Keep the rest of you context short and to the point. You don’t need to recap every step of your relationship, just enough to jog your subscriber’s memory. The context of your follow-up email depends on your relationship with your subscribers – so go with your gut for this one.
4. State Your Intentions
Now you’ve provided context, it’s time to state the purpose of your follow-up email. As we’ve mentioned earlier, not all follow-up emails are made equal. It means you have to tell subscribers why you’re writing to them.
Being upfront about your intentions saves everyone time, and it enables subscribers to determine right away whether your content is something they care about. To illustrate this point, let’s build on the same example we used during step three:
Here, we go straight from the context to our intentions. There’s no reason to mince words, since subscribers should already have an idea of what they’re in for (thanks to your compelling subject line). As with context, your intentions will vary depending on the purpose of your follow-up email, so remember always to be upfront (yet still friendly!).
5. Compose a Solid Message
We’ve covered almost every step to creating a follow-up email – all that’s left to do is write the body of our message.
When it comes to follow-up emails, a lot of the time your message will be near complete by the time you get to stating your intentions. Remember: they’re tools meant to increase engagement, and perhaps even lead to conversions. As a result, they don’t need to be overly long to accomplish their purpose – consider them a digital version of ‘touching base’.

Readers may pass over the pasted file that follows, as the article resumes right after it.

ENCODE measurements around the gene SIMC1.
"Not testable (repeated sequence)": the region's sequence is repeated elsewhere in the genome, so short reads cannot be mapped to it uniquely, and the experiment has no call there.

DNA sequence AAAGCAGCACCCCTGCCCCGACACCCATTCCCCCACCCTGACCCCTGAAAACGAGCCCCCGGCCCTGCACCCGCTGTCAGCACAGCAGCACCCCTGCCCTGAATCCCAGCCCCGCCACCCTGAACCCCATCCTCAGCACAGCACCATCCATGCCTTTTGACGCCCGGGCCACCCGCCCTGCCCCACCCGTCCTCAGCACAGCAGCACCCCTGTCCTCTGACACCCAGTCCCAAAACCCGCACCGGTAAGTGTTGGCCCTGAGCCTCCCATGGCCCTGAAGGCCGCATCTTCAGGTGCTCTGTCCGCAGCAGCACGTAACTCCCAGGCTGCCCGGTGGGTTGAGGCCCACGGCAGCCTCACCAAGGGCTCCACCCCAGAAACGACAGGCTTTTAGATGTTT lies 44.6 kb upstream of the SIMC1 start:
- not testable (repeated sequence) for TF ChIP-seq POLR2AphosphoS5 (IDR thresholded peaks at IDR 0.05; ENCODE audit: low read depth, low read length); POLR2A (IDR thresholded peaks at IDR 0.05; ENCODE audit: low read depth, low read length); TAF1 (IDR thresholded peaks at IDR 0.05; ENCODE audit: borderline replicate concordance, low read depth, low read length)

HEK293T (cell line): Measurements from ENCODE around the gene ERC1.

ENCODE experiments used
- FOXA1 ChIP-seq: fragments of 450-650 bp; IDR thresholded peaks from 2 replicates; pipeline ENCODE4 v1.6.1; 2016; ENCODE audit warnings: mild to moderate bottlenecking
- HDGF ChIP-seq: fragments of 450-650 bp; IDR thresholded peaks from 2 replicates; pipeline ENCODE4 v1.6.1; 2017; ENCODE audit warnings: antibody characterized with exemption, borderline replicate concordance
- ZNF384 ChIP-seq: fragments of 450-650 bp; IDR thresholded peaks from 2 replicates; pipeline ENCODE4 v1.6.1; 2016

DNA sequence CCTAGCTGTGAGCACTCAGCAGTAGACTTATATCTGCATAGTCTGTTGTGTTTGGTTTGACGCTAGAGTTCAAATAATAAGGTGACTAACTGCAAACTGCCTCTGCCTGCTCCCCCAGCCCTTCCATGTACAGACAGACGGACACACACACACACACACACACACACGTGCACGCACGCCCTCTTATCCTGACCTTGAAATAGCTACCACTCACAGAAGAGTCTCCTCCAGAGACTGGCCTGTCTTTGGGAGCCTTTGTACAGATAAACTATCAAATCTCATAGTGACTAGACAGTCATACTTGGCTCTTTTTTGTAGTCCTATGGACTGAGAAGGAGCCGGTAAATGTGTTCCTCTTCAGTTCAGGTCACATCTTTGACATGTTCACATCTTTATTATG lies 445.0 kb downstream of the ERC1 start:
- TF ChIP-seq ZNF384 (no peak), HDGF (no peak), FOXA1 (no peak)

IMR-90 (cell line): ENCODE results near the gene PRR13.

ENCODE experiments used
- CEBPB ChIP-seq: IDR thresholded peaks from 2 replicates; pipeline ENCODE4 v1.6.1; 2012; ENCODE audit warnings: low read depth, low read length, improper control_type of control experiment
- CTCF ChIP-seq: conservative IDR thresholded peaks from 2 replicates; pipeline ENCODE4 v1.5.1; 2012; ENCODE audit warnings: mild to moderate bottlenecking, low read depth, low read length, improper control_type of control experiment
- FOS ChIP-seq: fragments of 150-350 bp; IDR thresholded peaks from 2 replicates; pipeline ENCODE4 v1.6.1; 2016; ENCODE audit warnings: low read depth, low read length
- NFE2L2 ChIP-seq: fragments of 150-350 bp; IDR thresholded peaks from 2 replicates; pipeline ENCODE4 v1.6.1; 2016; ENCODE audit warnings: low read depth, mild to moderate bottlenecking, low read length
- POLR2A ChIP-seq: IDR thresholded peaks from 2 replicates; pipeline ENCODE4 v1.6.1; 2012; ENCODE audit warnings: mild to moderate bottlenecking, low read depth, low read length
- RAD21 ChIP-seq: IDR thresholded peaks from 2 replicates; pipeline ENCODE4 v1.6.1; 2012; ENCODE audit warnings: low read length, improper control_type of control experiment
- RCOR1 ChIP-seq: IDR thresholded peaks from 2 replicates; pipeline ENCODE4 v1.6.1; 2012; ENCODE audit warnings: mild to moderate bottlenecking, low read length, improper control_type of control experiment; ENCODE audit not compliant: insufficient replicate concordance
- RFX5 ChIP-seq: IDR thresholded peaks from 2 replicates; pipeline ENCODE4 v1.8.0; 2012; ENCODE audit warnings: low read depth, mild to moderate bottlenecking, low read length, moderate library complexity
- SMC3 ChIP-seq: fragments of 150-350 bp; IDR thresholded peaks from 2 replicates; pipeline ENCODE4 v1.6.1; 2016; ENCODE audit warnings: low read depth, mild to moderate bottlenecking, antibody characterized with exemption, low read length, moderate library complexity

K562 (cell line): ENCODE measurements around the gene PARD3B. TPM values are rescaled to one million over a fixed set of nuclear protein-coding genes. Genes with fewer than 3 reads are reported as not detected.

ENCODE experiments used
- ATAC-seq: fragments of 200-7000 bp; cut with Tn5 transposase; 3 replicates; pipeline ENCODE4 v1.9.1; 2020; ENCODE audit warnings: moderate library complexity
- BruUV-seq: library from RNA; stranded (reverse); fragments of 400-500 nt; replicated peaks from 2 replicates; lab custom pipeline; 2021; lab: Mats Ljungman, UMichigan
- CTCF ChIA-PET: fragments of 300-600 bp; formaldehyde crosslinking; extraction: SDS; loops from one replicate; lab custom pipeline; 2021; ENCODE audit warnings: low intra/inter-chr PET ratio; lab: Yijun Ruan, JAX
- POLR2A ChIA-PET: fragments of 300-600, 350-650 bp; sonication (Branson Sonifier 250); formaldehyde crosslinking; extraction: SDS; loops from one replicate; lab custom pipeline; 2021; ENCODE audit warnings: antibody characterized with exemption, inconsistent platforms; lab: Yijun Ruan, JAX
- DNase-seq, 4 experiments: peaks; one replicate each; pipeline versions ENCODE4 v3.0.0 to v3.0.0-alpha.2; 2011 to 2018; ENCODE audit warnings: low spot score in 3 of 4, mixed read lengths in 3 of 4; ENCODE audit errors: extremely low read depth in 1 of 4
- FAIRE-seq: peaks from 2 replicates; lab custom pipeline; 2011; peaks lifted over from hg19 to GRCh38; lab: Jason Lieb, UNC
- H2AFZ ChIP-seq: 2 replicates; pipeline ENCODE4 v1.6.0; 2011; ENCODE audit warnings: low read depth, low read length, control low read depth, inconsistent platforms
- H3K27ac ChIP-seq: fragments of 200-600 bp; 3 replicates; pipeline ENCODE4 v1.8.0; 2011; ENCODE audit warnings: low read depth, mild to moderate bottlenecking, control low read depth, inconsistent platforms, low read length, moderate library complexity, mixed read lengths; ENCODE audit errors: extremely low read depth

However, for follow-up emails to new subscribers, we can expand upon our message by providing some additional value. For example, you could offer access to a downloadable guide to cement yourself as an authority on a subject they care about:
You don’t necessarily need to go down this route when it comes to your own follow-up emails, but it should follow the same principle. After stating your purpose, offer something to your reader that they will find relevant. It will help cement you as someone who wants to help your subscribers, and could pay off in dividends thanks to the principle of reciprocity.
Getting email subscribers to engage is one of the most difficult tasks we all face, but it’s not impossible. Follow-up emails are simple in principle, but require some effort to get right.
By following the steps outlined in this piece, a simple follow-up email could make all the difference to your subscriber rate and conversions:
- Define your goal.
- Kick things off with a compelling subject line.
- Provide context to jog your subscriber’s memory.
- State your intentions.
- Create a solid message.
Do you have any secrets for creating a compelling follow-up email? Subscribe and share your thoughts with us in the comments section below!
Article thumbnail image by vladwel / shutterstock.com.